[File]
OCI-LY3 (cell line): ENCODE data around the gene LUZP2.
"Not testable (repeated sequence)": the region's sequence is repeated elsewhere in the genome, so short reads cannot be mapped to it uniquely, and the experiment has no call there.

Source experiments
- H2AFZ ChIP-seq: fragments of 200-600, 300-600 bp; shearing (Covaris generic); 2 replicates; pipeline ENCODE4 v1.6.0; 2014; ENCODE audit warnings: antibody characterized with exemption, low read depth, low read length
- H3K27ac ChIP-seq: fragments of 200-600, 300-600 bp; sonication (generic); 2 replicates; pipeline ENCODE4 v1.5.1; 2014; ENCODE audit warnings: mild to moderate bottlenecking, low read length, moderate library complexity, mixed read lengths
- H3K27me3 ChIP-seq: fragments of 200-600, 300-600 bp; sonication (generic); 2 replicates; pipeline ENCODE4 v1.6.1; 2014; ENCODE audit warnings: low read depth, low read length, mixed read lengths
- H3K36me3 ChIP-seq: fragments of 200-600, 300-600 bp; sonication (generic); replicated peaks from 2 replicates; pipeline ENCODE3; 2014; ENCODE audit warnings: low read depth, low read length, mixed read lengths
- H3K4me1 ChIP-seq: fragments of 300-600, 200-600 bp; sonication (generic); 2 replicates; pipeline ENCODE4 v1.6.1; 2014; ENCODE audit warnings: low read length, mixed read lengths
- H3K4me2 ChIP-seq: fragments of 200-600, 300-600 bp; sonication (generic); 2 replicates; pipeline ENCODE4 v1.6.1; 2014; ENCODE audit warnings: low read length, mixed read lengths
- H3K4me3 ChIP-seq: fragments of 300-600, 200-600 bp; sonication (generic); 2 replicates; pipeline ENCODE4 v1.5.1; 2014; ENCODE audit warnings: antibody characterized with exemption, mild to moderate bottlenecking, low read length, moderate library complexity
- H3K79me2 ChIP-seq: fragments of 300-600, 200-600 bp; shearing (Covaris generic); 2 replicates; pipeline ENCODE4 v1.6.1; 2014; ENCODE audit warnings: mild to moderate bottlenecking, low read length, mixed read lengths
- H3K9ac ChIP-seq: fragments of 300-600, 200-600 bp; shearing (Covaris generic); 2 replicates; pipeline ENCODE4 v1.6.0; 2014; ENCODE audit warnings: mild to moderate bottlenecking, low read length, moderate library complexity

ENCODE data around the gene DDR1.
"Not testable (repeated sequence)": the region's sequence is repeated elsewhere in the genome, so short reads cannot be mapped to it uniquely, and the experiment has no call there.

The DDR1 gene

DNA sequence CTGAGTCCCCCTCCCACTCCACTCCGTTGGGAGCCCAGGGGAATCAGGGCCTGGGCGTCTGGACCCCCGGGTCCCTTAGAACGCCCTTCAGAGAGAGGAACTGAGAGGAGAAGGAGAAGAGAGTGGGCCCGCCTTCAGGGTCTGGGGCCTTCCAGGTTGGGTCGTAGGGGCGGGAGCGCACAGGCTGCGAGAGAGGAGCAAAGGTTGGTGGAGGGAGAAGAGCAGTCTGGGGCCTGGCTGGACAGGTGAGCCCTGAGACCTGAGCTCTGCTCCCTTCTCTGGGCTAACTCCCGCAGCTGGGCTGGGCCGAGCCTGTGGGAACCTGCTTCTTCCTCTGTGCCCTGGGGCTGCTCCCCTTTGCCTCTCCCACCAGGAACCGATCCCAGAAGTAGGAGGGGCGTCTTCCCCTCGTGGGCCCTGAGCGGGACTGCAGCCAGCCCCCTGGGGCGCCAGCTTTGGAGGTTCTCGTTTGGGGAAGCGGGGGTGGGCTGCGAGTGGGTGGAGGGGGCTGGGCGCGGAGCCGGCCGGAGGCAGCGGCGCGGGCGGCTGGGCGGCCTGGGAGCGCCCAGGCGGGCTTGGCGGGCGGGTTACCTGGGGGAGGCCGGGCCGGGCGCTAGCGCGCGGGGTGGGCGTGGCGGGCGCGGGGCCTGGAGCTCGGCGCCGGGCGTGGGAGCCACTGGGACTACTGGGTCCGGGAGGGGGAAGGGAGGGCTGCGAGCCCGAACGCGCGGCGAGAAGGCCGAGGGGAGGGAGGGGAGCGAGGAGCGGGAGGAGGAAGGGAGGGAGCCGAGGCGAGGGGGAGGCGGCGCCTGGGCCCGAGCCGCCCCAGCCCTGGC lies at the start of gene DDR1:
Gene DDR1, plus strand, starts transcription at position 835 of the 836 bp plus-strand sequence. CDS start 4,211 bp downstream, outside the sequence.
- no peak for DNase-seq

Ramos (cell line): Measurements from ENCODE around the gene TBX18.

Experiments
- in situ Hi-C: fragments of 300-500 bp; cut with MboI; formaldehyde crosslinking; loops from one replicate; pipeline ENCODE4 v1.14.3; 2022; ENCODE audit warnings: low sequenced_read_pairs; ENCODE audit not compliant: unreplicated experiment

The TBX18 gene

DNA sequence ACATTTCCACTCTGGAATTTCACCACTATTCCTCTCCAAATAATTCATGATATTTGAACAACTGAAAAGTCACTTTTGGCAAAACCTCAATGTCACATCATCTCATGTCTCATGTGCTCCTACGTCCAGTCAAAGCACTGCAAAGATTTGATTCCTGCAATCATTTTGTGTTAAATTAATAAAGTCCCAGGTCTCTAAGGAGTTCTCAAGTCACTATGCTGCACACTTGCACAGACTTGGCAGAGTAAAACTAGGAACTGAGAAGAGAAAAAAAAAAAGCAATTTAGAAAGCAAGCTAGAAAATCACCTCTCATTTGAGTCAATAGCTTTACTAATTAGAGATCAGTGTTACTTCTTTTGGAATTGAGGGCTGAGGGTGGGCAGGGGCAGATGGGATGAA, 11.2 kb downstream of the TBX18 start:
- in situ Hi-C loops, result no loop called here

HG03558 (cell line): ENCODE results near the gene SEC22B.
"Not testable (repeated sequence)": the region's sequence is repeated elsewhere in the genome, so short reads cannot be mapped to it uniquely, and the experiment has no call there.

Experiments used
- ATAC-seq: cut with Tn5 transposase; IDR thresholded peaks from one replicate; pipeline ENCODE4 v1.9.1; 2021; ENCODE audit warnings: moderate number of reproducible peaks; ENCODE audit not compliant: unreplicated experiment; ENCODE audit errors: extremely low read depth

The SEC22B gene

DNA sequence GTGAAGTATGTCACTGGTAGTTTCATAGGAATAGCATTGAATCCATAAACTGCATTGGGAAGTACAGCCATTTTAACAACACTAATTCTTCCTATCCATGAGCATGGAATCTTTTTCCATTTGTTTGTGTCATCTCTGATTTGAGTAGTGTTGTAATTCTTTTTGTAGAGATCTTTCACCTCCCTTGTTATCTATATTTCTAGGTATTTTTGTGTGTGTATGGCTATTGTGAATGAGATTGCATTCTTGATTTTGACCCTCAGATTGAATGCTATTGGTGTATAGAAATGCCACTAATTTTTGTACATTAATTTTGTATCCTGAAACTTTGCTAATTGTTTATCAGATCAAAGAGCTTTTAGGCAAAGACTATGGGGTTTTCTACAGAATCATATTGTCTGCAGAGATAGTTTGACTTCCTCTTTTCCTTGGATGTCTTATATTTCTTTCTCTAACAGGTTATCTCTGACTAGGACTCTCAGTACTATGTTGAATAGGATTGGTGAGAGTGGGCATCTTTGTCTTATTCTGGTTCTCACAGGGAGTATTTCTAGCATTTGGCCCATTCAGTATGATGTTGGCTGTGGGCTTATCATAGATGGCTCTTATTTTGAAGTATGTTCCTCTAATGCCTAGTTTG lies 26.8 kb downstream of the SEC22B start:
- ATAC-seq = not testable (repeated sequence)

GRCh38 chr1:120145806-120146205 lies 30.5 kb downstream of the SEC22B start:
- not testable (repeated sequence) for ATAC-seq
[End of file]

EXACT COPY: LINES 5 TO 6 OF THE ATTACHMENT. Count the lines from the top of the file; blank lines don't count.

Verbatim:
- H3K27ac ChIP-seq: fragments of 200-600, 300-600 bp; sonication (generic); 2 replicates; pipeline ENCODE4 v1.5.1; 2014; ENCODE audit warnings: mild to moderate bottlenecking, low read length, moderate library complexity, mixed read lengths
- H3K27me3 ChIP-seq: fragments of 200-600, 300-600 bp; sonication (generic); 2 replicates; pipeline ENCODE4 v1.6.1; 2014; ENCODE audit warnings: low read depth, low read length, mixed read lengths